Generally, if you outsource something, it means you know the task is in good hands.
Therefore, you can’t outsource without first researching the person you pass responsibility to.
This is a great way to show that you know a task well. It shows you do your due diligence and ensure that you outsource to the most effective party.
Here is a great email example to help you understand it:
Dear Mr. Jackson,
We’re going to outsource this to another department. We’ll be in touch when we know more.
When you’ve been assigned a task, you may find it more beneficial to reassign it. Therefore, “reassign” is a great term to use here.
It shows you’ve shifted responsibility to another party.
We recommend using it when emailing your boss. After all, it could be a good way to encourage your boss to consider a different employee to take on a task.
Don’t worry; the term is very formal. That’s why it works so well in most email situations.
This email sample should also clear things up:
Dear Ms. Murphy,
I’d like you to reassign this task to someone else. Please review the attachment for a detailed list of who I think will do it best.
Going back to more resume-based alternatives, you can use “offload.” It’s a bit more conversational, but it’s a great way to show that someone passed a task to you.
“Offload” typically means that a project is too hard for the original party.
So, if you’re the one they offload the project to, it implies you are well-equipped to handle yourself in a tricky situation.
If you’re still unsure, review these examples:
They tend to offload most of the difficult projects to me. That’s why I know I’m a good fit for a role like this.
It’s good that they offload most of their work to other departments. It helps to spread the load when necessary.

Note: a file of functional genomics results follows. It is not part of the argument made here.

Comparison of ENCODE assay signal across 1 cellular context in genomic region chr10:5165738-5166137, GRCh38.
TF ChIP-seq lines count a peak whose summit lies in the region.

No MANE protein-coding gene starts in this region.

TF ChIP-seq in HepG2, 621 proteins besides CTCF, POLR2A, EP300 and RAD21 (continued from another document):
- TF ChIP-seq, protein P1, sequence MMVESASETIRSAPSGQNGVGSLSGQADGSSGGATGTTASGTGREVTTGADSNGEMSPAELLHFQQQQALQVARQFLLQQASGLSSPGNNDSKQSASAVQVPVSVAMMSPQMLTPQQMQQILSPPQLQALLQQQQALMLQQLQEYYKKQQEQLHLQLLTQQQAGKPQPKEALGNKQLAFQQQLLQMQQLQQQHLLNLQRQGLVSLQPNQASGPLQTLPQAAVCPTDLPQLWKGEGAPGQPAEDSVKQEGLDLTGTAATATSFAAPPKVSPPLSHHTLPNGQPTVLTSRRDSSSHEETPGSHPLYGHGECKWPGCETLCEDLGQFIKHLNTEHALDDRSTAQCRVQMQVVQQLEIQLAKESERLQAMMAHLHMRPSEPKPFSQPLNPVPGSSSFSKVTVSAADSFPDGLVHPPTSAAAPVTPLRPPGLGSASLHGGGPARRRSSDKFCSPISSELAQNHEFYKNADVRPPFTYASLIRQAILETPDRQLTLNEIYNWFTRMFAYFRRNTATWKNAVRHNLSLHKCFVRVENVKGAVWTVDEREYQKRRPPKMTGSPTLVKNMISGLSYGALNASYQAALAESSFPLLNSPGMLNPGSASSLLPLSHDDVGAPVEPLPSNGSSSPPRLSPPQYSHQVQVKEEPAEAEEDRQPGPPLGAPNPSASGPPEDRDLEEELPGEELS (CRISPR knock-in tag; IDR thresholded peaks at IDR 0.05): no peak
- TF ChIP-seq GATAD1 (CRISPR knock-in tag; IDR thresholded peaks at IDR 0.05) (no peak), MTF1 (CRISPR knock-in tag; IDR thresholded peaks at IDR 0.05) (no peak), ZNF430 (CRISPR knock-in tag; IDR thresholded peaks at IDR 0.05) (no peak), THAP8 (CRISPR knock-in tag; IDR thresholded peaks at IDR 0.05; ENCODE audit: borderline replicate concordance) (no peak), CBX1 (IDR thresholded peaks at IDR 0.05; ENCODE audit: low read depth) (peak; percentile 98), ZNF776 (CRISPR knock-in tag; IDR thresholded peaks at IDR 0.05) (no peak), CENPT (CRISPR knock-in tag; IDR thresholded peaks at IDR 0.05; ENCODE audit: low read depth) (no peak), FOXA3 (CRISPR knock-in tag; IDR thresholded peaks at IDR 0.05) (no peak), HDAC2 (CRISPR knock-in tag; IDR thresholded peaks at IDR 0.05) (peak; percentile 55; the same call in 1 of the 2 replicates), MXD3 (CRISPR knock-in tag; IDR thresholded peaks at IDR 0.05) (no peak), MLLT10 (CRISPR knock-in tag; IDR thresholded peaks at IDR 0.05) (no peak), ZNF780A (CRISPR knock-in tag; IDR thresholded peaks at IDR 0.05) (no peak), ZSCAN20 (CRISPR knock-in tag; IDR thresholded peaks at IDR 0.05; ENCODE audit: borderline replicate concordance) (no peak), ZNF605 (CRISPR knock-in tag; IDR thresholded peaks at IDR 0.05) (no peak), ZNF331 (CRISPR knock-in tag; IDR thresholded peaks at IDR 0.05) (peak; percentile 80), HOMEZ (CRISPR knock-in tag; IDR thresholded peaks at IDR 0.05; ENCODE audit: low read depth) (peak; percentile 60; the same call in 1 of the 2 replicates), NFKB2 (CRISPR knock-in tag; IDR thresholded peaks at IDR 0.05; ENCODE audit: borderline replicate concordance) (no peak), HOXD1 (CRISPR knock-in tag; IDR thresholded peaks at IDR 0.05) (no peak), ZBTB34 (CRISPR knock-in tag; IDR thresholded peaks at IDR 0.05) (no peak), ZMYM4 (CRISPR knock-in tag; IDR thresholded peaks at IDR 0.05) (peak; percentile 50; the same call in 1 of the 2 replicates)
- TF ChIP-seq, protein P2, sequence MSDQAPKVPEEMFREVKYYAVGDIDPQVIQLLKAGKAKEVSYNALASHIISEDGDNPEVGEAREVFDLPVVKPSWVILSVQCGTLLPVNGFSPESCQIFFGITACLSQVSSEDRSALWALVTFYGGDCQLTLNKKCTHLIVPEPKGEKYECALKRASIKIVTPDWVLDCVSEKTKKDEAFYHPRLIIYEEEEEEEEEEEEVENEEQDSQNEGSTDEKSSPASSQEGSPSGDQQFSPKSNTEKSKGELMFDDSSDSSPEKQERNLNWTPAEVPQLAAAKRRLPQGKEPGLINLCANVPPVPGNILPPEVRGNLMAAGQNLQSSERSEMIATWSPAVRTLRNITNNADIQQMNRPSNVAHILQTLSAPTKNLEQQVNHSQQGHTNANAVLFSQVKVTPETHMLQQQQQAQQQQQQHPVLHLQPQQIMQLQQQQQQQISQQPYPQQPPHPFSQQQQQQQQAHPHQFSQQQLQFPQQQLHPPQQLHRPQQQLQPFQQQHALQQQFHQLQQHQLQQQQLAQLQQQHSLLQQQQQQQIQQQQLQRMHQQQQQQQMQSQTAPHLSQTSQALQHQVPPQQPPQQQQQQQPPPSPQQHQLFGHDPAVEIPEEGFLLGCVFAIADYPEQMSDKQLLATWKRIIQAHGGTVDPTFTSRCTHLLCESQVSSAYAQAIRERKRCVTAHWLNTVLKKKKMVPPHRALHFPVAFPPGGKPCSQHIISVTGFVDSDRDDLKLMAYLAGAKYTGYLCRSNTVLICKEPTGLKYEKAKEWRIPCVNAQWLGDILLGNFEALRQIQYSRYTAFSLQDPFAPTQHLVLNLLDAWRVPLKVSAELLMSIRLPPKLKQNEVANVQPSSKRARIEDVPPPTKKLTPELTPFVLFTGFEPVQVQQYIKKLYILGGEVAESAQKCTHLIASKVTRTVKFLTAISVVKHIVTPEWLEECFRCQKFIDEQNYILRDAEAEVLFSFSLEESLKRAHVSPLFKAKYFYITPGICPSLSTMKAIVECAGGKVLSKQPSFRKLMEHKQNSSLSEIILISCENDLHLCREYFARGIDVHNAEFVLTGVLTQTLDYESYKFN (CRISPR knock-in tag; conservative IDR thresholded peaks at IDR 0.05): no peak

You can also use “divert” when passing responsibility to someone else. It’s a good way to share that you’ve moved a task to someone new.
Generally, this is a good formal alternative. We recommend including it when filling in a resume or cover letter.
It shows you’re a go-to person. It’s a great way to let people know you’re trustworthy and willing to help with new tasks.
Check out these examples if you still need help:
They tend to divert most of those issues to me. I know them well, so I’m okay with handling them.
It’s good that they rely on me and divert the responsibility. I’m happy to have learned so much from them.
This one’s a little different. The other synonyms relate to someone choosing to pass responsibility to someone else.
However, “surrender” means you were forced to pass responsibility to another party.
This could occur if you’re not cut out to complete a task. You may have to surrender your responsibility if someone deems you unworthy or unreliable.
It’s not a good thing, but the context is relevant enough that we thought it’d be good to include!
Also, these examples should help you with it:
Unfortunately, we had to surrender responsibility for this project. Our competitors knew more about the situation.
I didn’t want to surrender it to them, but I couldn’t think of any other way around the issue.
And for a more informal alternative, you can write “palm off.” It’s a great conversational synonym that shows you have passed responsibility to someone else.
Generally, this is considered a more negative term. It shows you have given someone a task because you didn’t want to do it yourself.
This typically relates to undesirable or boring tasks that you think are beneath you. You may “palm it off” to someone who would be more likely to complete something mundane.
Check out these message examples if you still need some help:
They palm off a lot on me. I’m okay with it because I consider everything experience at the end of the day.
I don’t like that they palm it off on me. However, I need to complete the tasks, as I don’t want to get in trouble.
Martin holds a Master’s degree in Finance and International Business. He has six years of experience in professional communication with clients, executives, and colleagues. Furthermore, he has teaching experience from Aarhus University. Martin has been featured as an expert in communication and teaching on Forbes and Shopify. Read more about Martin here.